The LabVIEW FPGA module is a great tool if you want to learn how to program FPGAs.  For the most basic project, you can create a simple “Adder” that on each clock cycle reads 2 input values from a control, and writes the sum to an indicator.  There is a video at the bottom of this post if you don’t want to read through everything.

Step 1 – Start LabVIEW 2015

Self-explanatory, but you should see the following splash screen:

LabVIEW 2015 Splash

Followed by the following screen asking you to create a project or to open a project:

LabVIEW Create Project

Step 2 – Create a Project

Click on the “Create Project” button, and the following screen will appear, select “Blank Project”

Create LabVIEW Project

and you end up with something like this:

Blank LabVIEW Project

Save the project file now, (create a new directory somewhere and save the project file in there)

04_saveproject

Select Project Name

Step 3 – Add FPGA Target (NI PXIe-6592R High-Speed Serial)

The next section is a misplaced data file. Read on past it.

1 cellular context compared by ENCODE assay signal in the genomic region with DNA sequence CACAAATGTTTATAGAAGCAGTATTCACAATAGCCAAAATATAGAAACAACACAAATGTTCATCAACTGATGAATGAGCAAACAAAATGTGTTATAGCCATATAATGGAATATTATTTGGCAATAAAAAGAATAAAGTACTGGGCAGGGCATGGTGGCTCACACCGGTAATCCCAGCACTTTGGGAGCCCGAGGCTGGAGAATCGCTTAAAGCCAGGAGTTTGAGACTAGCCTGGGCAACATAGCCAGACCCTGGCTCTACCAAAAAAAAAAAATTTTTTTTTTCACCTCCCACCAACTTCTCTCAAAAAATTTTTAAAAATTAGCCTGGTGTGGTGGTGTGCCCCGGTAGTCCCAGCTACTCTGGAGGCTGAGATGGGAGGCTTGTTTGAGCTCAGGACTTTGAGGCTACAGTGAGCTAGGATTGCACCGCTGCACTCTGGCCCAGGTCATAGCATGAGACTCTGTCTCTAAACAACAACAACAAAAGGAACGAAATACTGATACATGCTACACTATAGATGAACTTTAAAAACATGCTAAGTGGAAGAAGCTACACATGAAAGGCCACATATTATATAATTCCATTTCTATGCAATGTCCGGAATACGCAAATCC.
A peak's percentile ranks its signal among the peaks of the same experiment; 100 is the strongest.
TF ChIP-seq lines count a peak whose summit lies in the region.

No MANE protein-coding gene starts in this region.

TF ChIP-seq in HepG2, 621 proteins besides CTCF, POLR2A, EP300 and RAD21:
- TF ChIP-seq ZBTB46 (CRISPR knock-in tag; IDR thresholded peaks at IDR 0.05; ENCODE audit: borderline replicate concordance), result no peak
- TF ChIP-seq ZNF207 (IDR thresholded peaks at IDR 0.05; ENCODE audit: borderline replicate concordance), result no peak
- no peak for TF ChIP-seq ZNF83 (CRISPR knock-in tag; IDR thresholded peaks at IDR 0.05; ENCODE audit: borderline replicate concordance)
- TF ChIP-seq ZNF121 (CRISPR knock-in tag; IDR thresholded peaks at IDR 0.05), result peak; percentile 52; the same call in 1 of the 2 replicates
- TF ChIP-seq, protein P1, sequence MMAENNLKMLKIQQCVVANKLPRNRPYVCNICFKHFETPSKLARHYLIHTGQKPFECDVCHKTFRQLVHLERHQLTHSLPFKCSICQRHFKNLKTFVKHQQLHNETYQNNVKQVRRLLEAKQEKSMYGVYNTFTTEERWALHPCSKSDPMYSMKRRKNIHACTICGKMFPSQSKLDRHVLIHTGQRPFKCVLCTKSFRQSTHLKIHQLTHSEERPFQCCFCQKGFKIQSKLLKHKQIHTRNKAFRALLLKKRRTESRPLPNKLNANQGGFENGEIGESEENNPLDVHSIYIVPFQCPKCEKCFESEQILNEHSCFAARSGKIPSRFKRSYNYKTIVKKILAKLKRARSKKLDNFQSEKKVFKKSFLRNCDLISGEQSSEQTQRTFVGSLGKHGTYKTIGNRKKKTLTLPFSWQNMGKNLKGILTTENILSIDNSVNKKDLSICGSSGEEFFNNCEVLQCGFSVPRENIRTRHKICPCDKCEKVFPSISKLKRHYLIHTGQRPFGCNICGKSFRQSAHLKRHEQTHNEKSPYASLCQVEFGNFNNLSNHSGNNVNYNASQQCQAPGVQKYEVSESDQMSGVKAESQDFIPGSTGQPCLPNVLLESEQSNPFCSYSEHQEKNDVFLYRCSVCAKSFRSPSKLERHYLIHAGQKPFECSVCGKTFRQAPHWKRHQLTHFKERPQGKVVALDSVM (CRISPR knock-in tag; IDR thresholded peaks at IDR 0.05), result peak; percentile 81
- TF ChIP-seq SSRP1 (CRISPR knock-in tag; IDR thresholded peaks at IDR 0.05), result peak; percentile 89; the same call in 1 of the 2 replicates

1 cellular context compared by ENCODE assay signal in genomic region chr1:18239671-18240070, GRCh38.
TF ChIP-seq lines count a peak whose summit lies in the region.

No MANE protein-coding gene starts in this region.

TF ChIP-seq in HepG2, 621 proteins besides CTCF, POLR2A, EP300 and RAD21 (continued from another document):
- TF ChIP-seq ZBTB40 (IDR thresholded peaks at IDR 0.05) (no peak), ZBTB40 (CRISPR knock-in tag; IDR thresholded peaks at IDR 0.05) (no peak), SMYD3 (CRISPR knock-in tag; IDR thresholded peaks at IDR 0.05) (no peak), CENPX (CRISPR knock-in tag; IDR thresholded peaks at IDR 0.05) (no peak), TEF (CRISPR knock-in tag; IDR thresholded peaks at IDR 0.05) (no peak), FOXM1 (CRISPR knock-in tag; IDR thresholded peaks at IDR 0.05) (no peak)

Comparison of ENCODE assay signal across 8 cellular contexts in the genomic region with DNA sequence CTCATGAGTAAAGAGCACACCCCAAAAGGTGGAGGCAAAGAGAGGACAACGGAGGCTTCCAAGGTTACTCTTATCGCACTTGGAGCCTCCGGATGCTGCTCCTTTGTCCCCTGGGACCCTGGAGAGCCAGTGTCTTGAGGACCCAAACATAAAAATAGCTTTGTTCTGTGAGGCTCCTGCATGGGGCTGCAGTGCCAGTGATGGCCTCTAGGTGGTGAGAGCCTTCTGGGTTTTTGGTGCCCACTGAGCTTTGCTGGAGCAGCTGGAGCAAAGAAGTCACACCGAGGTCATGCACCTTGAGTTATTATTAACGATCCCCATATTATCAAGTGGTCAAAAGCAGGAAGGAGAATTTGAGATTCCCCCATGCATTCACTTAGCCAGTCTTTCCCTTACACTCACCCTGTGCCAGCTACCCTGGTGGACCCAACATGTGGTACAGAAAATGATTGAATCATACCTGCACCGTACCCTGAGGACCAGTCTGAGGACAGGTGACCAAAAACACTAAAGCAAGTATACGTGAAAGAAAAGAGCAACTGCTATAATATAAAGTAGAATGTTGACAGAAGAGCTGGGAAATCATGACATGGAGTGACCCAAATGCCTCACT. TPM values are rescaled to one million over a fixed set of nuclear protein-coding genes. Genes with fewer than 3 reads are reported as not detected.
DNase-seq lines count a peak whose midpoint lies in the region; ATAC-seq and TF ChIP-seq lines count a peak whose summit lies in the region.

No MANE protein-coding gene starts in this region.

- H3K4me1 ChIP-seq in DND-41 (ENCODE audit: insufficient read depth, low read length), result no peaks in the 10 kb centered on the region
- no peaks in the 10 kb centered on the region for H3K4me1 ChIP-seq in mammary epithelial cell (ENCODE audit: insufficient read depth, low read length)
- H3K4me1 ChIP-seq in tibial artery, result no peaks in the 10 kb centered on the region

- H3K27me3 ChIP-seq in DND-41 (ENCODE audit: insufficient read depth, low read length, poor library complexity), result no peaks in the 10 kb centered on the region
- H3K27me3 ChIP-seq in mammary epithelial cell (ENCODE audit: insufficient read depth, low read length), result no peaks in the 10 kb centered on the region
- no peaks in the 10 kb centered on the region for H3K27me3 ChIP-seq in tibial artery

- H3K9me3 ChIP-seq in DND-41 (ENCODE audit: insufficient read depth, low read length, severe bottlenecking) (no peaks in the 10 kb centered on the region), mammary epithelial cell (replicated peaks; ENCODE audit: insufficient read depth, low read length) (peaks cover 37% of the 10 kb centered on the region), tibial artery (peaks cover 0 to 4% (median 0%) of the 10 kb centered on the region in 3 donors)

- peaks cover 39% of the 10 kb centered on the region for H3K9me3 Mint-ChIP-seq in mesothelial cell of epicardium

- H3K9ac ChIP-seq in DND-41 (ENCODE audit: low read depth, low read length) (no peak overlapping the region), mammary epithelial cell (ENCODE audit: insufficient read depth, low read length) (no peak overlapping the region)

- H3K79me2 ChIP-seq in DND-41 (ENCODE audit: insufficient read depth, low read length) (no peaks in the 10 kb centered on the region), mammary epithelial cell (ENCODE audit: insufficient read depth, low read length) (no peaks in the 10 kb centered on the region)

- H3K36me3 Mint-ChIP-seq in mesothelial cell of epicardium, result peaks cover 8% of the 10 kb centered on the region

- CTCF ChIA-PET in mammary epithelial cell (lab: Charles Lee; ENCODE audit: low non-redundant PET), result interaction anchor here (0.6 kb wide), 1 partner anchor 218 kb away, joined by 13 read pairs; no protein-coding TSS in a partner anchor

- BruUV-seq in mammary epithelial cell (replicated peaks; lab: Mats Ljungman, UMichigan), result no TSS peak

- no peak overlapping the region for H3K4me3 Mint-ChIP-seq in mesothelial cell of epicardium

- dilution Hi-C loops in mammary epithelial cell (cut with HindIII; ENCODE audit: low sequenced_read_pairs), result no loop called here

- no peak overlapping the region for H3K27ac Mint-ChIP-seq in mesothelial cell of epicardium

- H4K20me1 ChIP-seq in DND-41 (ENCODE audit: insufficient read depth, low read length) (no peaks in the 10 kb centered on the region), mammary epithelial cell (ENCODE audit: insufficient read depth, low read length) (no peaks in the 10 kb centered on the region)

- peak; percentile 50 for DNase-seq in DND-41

Right click on “My Computer” that is visible from inside the LabVIEW project window, select “New->Targets and Devices…”

Add FPGA Target

Now you should see two options at the top, if you have the hardware plugged in and already set up, you can use the top option, if you have the hardware plugged in somewhere else and are only doing development on the current machine, select the bottom option “New target or device”, and the window below will show you all devices that you have the drivers installed for.  For this example, I am selecting the PXIe-6592R

Select High-Speed Serial (NI PXIe-6592R)

Now your project will look like this:

LabVIEW Project with FPGA Target

Any vi that you create under the “FPGA Target” node, has to be written using LabVIEW FPGA, and will run on the FPGA, anything under the “My Computer” node will run on your computer.  Now you can place multiple vi’s under the FPGA Target node, but for each “Build Specification” that you create, you can only have one top-level vi.  Each build specification will end up creating 1 bitfile.  If your vi references or uses other vi’s, those dependencies will automatically be included in your bitfile.  This way you can have one top-level vi that uses other vi’s in the same project.  This comes handy when you have a complex application that you want to have wrapper test vis around.

Step 4 – Create an FPGA VI

Right-click on the “FPGA Target” and select “New->Vi”